So what evidence is there that wildlife is being factored in to the sustainable fashion strategy to ensure that any legal trade for the luxury or sustainable fashion market does not allow for the laundering of animal body parts from an illegally poached wild cohort?

Publications arising from the Global Fashion Agenda collaboration include the Pulse of the Fashion Industry Report. In the 2017 report, the word ‘wildlife’ features only once and in the 2018 report the word ‘wildlife’ is not mentioned at all.

A second publication is the recently launched CEO Agenda 2018 which discusses the opportunity and need for change. It highlights 1. That there is only a small group of “sustainability champions”, accounting for only 3% of the total market in terms of value and 2. A worrying level of inertia, with a significant percentage of the industry having not taken action on sustainability at all.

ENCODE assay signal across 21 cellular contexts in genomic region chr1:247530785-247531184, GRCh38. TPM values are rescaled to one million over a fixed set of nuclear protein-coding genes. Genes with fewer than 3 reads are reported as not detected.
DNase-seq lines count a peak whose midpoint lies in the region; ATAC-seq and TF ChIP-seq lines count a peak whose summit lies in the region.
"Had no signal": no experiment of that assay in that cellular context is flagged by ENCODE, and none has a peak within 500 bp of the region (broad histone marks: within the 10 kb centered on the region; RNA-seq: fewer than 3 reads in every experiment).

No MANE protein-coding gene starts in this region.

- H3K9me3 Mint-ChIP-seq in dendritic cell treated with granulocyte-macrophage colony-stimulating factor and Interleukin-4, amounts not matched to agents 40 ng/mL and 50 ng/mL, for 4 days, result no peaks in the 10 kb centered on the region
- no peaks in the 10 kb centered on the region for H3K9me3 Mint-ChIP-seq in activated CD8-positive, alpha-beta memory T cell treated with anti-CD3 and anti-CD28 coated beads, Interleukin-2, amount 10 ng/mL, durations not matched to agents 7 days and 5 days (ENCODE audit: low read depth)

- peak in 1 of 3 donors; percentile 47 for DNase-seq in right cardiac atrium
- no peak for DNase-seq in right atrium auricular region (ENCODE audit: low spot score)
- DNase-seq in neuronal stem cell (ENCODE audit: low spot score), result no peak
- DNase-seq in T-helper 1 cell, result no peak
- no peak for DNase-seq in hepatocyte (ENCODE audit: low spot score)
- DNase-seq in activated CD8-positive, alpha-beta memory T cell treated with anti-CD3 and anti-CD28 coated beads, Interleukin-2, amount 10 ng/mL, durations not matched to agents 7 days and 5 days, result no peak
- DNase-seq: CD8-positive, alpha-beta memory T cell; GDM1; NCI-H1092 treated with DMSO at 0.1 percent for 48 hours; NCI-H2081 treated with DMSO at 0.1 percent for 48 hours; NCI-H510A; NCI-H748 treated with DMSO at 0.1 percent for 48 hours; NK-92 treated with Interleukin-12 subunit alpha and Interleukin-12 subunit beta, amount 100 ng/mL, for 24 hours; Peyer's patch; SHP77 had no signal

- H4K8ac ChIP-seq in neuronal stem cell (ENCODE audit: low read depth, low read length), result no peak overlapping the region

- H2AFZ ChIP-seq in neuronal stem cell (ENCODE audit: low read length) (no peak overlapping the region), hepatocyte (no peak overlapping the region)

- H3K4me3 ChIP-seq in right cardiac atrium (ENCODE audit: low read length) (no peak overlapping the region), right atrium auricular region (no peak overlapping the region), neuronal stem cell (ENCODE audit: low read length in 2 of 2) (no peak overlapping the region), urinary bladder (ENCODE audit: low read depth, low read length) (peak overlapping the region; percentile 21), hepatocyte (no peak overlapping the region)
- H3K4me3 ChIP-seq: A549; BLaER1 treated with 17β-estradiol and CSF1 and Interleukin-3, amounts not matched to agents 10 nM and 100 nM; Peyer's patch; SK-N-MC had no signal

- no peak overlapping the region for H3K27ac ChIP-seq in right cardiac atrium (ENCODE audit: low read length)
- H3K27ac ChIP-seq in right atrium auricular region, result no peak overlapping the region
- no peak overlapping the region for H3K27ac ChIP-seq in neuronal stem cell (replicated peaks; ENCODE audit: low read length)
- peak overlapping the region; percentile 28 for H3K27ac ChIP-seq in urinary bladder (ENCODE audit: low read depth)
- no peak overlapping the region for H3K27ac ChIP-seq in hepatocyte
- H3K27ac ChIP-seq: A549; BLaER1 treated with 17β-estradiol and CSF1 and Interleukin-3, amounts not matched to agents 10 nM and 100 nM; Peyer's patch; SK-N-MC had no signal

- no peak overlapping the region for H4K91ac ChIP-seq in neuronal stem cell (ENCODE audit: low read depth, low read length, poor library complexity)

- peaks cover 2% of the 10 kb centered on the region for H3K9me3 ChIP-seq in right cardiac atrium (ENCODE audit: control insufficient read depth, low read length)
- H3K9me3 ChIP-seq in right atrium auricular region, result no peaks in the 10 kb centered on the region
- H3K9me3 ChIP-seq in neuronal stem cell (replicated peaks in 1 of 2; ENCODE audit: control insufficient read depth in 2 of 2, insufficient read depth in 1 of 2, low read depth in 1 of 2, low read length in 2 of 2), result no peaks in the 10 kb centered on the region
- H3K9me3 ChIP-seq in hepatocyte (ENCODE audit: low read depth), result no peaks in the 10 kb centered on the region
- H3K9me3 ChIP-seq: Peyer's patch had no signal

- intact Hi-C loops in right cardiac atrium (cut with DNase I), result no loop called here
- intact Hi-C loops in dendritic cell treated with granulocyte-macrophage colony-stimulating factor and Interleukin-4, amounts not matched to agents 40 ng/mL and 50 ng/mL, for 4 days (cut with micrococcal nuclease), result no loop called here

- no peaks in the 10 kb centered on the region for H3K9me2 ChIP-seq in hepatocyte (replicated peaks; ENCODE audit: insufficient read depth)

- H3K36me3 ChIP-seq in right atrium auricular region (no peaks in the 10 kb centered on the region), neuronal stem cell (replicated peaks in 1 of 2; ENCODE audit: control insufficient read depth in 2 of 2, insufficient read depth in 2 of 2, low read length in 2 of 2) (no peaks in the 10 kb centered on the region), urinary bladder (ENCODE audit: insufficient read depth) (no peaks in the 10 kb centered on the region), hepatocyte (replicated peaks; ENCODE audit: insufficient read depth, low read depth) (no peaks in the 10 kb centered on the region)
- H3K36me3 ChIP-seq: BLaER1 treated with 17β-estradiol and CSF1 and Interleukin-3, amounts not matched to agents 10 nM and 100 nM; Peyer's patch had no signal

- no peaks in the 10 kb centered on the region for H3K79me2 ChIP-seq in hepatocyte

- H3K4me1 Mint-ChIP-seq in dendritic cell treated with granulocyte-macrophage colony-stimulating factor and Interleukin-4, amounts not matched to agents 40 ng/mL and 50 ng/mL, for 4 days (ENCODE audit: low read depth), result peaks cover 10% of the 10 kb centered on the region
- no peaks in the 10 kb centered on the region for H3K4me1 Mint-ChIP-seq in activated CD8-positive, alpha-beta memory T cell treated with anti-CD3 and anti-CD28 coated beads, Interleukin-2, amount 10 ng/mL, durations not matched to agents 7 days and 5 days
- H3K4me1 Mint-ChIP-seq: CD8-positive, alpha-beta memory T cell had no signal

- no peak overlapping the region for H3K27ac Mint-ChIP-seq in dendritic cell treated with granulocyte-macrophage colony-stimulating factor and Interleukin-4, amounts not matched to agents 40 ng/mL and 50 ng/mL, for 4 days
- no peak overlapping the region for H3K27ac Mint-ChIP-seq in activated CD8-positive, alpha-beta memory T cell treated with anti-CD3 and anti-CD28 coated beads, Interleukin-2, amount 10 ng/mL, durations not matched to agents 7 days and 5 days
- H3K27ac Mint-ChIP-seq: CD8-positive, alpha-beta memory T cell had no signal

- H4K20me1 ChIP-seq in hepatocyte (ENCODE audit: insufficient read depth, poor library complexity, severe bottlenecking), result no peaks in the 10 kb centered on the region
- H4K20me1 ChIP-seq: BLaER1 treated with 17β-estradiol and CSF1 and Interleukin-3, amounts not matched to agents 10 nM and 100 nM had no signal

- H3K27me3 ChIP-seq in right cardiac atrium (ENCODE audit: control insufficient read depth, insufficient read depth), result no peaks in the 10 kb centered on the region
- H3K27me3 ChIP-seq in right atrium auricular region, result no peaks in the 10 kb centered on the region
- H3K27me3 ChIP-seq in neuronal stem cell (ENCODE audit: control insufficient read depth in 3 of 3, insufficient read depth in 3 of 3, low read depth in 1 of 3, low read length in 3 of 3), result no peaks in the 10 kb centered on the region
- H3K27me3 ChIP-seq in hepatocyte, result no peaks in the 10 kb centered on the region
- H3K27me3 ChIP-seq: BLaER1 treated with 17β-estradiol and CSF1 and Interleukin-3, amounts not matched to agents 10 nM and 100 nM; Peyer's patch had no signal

The CEO Agenda 2018 highlights 3 core priorities for immediate change, the first being Supply Chain Traceability, which is where the legal supply chain of wildlife products should also sit and, in doing so, integrate with the CITES permit system. But given the long-standing issues with CITES permits as already mentioned, can and is this happening?

In addition to industry and product specific solutions, there needs to be investment in CITES work on e-permits and integration with customs systems, which would close most of the current glaring loopholes in the wildlife trade and supply chains. These are not changes that can be brought about by one industry or industry sector on their own. While there are a couple of wildlife NGOs who are members of the Sustainable Apparel Association, none are directly responsible for monitoring the legal and illegal wildlife trade.